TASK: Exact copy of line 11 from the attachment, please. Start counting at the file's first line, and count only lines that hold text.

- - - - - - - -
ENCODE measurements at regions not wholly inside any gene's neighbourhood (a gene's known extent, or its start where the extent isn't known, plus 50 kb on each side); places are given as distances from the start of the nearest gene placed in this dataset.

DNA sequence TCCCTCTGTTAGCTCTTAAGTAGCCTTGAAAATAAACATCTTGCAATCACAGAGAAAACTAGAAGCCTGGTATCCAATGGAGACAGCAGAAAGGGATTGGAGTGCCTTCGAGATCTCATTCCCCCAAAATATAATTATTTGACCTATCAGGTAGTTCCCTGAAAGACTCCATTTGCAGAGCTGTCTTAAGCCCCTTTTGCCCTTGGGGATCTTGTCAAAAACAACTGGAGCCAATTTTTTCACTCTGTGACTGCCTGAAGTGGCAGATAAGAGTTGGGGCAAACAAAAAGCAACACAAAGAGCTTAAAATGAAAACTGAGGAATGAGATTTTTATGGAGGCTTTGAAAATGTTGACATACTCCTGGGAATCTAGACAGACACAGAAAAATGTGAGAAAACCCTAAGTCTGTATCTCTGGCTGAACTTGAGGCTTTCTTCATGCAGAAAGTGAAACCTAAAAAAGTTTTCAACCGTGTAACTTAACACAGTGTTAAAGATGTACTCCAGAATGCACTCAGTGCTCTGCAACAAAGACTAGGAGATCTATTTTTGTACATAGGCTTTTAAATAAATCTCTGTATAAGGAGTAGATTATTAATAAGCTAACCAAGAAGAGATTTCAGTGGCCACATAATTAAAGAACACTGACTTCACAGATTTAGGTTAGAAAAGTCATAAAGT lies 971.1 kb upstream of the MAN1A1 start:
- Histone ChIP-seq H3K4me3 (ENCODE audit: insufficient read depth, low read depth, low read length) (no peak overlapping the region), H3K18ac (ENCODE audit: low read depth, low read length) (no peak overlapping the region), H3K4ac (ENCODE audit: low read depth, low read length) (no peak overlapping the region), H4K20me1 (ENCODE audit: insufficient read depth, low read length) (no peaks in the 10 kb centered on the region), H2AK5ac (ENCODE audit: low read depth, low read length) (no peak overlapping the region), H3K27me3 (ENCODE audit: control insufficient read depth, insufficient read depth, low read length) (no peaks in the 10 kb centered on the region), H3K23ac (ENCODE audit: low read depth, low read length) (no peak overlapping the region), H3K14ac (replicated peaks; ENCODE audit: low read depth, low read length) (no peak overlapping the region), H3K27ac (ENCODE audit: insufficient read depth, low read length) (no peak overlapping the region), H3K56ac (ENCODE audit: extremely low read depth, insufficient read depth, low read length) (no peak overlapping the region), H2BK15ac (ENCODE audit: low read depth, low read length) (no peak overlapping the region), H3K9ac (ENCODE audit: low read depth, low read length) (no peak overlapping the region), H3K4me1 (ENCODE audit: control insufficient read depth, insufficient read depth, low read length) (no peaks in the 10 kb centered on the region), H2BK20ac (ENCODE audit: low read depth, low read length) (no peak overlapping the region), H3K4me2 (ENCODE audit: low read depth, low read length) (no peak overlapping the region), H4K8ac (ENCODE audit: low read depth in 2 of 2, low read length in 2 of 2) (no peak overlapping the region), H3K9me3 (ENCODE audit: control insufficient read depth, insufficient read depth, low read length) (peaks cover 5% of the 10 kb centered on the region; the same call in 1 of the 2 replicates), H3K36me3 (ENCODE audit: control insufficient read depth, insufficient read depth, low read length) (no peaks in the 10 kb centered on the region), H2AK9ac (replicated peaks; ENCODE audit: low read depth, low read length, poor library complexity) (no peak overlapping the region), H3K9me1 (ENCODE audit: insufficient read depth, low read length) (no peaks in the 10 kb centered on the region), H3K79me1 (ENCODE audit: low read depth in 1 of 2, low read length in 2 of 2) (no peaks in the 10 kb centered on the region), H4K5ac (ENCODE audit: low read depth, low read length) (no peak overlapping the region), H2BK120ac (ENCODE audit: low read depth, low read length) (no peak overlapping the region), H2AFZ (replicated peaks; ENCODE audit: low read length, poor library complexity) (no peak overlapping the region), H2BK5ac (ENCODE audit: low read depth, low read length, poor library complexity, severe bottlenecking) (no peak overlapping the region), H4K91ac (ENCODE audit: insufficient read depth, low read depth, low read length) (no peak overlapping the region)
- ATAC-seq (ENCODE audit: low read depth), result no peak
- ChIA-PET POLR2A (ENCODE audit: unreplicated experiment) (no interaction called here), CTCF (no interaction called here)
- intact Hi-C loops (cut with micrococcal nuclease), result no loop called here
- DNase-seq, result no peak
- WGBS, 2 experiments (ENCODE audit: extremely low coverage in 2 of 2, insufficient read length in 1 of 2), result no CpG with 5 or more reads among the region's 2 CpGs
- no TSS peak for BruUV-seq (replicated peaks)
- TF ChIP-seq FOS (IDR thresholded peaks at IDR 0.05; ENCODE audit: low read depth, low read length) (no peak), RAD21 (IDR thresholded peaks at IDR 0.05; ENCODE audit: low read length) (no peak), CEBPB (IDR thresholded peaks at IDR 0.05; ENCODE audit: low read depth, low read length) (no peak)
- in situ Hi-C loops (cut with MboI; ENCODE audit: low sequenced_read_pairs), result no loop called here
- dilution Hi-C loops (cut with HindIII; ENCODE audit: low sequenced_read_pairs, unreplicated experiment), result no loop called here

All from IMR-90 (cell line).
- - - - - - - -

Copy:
- in situ Hi-C loops (cut with MboI; ENCODE audit: low sequenced_read_pairs), result no loop called here